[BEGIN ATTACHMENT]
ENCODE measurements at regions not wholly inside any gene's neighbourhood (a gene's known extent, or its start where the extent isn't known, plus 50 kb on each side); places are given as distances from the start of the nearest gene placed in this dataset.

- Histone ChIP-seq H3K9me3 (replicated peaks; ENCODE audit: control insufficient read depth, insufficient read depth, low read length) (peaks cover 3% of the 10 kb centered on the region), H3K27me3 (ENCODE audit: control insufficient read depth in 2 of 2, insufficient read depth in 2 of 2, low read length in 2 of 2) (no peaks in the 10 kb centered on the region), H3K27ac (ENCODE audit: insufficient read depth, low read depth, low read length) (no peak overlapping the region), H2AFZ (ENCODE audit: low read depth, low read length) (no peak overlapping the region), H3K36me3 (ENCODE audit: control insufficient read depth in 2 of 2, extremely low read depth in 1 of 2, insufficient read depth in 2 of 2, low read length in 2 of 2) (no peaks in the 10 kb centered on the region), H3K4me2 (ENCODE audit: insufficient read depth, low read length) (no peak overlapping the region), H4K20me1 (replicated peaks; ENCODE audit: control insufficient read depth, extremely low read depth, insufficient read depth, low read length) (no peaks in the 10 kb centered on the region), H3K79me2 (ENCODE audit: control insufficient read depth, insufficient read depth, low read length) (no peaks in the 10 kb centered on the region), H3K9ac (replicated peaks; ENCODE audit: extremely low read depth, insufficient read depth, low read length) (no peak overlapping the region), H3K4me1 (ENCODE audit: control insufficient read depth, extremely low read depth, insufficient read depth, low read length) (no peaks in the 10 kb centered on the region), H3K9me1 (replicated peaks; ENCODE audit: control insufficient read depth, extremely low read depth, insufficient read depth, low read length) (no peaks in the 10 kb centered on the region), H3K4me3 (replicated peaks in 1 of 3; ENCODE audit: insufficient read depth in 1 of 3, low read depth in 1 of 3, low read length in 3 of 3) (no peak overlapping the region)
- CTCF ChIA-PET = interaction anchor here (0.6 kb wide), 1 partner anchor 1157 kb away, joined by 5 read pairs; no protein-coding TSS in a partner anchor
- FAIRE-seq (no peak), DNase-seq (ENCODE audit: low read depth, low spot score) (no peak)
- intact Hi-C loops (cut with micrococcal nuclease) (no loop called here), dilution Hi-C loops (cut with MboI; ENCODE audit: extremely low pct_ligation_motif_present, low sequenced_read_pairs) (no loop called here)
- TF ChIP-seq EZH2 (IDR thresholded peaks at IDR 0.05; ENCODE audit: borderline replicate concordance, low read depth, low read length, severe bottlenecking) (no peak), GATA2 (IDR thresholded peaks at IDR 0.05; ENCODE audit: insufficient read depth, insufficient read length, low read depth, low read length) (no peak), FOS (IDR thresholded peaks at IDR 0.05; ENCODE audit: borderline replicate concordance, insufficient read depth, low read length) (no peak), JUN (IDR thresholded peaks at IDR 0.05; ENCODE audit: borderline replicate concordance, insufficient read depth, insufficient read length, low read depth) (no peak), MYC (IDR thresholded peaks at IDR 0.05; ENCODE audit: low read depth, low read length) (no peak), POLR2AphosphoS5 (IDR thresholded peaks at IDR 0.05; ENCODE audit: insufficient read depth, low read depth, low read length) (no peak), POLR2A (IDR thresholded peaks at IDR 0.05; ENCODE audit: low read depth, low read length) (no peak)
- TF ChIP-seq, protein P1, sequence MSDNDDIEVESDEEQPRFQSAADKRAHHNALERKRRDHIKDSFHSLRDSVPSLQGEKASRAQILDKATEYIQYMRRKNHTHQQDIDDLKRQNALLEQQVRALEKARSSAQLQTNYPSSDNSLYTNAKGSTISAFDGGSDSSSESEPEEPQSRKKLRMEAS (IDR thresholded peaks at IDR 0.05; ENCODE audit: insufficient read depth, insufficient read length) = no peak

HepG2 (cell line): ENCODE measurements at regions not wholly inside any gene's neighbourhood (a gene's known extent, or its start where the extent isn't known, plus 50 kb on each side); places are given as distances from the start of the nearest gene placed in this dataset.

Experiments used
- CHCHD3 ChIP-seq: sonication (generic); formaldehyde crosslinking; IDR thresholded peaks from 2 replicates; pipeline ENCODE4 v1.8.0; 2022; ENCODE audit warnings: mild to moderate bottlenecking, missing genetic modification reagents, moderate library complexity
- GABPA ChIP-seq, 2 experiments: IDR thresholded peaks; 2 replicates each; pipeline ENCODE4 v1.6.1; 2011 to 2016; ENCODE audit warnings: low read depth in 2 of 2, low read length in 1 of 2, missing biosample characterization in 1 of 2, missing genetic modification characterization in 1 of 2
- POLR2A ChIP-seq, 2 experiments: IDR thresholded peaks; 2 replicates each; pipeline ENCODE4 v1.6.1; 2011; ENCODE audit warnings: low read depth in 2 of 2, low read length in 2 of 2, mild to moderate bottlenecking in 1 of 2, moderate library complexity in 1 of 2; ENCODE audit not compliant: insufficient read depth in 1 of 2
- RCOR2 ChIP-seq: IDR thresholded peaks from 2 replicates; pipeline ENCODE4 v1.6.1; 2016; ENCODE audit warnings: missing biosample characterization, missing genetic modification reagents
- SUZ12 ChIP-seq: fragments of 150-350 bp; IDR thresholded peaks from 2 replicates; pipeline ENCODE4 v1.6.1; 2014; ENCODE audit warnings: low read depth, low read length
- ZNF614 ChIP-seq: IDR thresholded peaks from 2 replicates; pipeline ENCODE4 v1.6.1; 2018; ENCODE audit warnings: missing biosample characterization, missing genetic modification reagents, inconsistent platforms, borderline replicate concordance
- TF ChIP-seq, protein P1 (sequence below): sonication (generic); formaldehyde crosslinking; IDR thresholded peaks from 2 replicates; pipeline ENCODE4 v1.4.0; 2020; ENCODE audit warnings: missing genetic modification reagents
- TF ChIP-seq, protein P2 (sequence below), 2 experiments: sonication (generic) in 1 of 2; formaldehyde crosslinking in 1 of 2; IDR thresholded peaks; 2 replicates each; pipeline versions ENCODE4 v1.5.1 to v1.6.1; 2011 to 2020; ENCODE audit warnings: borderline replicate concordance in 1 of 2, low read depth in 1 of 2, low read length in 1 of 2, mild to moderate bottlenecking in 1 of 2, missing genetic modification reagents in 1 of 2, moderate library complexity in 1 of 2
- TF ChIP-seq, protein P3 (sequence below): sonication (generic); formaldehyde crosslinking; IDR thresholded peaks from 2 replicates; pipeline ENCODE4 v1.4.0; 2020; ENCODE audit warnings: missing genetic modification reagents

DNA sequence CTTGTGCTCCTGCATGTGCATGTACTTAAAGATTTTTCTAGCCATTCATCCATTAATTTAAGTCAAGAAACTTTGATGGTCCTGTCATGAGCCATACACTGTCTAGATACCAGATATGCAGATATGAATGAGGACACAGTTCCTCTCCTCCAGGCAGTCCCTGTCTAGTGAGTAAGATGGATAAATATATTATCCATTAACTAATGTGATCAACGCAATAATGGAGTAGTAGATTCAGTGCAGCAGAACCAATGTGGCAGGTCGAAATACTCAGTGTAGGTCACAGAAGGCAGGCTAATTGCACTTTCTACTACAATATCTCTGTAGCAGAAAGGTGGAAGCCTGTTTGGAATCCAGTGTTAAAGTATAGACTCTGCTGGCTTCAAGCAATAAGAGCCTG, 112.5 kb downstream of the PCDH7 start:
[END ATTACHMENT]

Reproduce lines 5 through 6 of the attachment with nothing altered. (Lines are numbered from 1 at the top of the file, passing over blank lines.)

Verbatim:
- intact Hi-C loops (cut with micrococcal nuclease) (no loop called here), dilution Hi-C loops (cut with MboI; ENCODE audit: extremely low pct_ligation_motif_present, low sequenced_read_pairs) (no loop called here)
- TF ChIP-seq EZH2 (IDR thresholded peaks at IDR 0.05; ENCODE audit: borderline replicate concordance, low read depth, low read length, severe bottlenecking) (no peak), GATA2 (IDR thresholded peaks at IDR 0.05; ENCODE audit: insufficient read depth, insufficient read length, low read depth, low read length) (no peak), FOS (IDR thresholded peaks at IDR 0.05; ENCODE audit: borderline replicate concordance, insufficient read depth, low read length) (no peak), JUN (IDR thresholded peaks at IDR 0.05; ENCODE audit: borderline replicate concordance, insufficient read depth, insufficient read length, low read depth) (no peak), MYC (IDR thresholded peaks at IDR 0.05; ENCODE audit: low read depth, low read length) (no peak), POLR2AphosphoS5 (IDR thresholded peaks at IDR 0.05; ENCODE audit: insufficient read depth, low read depth, low read length) (no peak), POLR2A (IDR thresholded peaks at IDR 0.05; ENCODE audit: low read depth, low read length) (no peak)